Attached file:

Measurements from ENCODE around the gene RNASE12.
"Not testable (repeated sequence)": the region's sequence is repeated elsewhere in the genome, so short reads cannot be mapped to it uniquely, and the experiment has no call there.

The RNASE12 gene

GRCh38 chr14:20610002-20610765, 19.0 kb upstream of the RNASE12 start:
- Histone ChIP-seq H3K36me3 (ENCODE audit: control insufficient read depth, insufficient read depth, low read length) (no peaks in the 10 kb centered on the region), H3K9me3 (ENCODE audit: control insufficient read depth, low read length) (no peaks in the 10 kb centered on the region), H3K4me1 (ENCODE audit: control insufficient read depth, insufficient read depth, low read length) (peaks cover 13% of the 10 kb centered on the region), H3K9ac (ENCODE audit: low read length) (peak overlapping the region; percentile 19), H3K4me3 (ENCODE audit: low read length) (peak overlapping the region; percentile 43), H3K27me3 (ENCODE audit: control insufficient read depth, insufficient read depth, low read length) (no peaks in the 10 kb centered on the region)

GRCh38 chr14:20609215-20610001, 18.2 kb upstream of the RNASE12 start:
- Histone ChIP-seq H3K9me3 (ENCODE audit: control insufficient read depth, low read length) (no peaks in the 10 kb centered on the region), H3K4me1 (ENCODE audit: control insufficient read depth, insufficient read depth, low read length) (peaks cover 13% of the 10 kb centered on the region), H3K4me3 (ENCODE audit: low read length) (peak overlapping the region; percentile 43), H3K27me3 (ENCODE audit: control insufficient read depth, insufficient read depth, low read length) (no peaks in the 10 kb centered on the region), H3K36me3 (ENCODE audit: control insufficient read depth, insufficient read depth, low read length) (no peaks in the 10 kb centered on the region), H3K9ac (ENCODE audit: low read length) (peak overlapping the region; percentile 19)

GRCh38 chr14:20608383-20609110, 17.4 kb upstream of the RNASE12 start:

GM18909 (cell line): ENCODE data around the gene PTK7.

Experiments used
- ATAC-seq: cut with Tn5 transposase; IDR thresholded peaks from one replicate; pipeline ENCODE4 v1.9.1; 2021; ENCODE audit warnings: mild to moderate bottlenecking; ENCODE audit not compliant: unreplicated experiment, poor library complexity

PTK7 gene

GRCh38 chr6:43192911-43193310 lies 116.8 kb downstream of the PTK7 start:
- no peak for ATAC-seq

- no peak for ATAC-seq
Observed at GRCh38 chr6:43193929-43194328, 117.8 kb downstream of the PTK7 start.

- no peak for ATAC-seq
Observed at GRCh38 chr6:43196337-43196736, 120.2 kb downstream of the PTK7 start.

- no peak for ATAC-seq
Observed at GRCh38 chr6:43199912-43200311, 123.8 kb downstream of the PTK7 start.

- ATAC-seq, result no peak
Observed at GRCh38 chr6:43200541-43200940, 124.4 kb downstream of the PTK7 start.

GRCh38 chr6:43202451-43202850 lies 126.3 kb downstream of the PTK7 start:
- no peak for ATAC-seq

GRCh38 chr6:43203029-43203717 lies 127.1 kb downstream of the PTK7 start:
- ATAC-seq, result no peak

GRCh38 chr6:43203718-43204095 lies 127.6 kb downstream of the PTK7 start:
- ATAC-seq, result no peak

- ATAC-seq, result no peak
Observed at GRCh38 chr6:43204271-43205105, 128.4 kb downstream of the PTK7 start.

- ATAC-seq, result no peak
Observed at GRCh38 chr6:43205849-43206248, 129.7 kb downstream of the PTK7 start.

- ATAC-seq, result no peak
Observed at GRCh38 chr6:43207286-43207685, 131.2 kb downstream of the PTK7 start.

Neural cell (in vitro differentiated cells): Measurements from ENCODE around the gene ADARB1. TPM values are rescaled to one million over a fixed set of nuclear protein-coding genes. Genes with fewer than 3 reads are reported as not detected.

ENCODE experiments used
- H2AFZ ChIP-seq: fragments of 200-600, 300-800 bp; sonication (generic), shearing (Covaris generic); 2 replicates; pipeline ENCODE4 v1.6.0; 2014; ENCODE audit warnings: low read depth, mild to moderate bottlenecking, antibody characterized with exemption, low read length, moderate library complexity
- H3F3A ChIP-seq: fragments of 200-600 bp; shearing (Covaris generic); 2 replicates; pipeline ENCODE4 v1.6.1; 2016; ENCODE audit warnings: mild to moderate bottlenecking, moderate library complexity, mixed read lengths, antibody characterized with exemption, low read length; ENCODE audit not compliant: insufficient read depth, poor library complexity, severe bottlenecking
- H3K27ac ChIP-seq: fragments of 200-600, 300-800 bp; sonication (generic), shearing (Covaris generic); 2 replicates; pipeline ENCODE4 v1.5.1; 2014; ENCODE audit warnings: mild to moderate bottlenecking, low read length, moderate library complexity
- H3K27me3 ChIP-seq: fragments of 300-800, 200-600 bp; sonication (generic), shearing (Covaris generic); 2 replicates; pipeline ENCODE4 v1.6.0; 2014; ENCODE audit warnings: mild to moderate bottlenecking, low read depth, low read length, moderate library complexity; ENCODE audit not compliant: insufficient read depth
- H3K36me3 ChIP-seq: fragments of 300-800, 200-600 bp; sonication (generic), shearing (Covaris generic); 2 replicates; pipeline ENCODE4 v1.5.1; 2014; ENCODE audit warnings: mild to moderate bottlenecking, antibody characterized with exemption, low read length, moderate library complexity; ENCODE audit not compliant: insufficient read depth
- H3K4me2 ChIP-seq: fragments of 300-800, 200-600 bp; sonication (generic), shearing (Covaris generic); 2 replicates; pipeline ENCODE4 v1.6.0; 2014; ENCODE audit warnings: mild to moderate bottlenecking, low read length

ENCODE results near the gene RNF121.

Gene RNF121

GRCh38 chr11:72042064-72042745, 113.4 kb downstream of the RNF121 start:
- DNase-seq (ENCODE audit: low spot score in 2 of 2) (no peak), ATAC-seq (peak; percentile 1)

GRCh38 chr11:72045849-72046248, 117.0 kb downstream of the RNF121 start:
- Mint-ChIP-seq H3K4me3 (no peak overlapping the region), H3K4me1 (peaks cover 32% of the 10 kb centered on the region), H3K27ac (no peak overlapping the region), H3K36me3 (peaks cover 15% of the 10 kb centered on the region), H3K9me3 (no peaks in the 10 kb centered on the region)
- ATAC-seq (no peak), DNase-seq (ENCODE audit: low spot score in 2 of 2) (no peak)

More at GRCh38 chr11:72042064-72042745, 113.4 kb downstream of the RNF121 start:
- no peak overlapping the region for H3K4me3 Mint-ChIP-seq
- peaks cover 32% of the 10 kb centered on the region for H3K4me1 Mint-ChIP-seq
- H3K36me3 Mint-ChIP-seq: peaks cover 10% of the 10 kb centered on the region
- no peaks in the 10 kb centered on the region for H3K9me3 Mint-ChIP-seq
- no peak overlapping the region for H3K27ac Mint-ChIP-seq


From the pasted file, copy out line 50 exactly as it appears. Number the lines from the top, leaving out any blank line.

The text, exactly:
More at GRCh38 chr11:72042064-72042745, 113.4 kb downstream of the RNF121 start: